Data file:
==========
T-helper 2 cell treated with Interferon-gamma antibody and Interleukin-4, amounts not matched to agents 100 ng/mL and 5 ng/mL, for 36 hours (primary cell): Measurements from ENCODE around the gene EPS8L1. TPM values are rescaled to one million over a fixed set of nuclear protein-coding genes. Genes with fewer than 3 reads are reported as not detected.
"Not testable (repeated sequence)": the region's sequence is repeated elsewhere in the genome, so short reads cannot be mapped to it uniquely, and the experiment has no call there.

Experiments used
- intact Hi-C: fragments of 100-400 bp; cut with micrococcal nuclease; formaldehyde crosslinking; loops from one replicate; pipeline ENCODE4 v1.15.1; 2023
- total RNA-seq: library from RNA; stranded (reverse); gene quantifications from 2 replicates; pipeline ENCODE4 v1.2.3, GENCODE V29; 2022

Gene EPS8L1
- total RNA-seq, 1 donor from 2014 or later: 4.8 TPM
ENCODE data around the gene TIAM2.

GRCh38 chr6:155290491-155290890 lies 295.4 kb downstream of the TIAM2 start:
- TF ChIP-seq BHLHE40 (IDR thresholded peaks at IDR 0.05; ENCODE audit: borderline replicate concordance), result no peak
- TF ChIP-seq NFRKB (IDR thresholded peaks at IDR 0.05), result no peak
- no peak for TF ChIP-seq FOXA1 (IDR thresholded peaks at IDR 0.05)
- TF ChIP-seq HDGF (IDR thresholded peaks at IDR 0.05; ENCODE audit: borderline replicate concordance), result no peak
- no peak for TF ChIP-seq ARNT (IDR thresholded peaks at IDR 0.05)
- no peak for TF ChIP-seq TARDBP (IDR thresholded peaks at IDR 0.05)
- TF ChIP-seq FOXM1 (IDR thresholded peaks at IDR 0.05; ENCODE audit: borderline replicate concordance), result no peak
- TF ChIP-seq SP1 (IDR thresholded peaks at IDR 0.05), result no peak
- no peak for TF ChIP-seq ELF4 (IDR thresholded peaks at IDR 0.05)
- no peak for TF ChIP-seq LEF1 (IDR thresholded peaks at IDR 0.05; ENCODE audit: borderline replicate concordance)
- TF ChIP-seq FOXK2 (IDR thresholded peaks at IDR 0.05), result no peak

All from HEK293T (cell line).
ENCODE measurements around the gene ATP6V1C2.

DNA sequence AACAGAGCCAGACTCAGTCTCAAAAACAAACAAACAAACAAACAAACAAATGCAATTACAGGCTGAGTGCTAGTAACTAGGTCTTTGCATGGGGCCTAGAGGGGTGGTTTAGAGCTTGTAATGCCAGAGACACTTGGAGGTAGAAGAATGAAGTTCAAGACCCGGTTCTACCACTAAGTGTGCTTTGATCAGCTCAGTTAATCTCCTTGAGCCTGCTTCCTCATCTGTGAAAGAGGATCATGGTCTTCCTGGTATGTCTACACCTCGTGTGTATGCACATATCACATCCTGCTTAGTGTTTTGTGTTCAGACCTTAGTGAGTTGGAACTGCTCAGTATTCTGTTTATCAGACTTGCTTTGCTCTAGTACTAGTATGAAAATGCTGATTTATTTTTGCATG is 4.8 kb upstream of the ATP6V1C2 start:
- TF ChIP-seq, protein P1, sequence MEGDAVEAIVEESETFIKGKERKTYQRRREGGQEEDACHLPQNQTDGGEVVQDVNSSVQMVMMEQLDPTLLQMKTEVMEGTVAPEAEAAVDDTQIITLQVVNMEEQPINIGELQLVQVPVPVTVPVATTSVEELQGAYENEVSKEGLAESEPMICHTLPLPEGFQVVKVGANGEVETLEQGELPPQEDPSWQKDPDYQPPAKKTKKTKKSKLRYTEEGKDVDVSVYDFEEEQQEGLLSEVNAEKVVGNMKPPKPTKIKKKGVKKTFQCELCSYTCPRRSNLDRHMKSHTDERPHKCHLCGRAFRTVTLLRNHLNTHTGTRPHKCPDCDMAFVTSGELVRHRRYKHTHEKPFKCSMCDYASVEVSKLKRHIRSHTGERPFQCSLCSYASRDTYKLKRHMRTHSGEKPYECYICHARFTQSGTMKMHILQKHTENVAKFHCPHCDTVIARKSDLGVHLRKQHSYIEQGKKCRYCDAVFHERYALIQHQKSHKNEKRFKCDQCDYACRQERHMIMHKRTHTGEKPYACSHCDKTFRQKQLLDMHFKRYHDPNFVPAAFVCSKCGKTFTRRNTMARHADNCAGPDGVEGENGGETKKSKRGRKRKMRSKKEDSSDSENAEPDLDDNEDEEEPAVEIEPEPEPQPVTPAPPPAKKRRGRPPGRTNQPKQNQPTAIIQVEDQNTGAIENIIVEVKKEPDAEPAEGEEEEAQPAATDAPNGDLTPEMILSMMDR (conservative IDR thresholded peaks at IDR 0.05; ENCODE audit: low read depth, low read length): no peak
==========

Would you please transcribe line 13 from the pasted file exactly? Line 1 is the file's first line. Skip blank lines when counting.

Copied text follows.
- TF ChIP-seq HDGF (IDR thresholded peaks at IDR 0.05; ENCODE audit: borderline replicate concordance), result no peak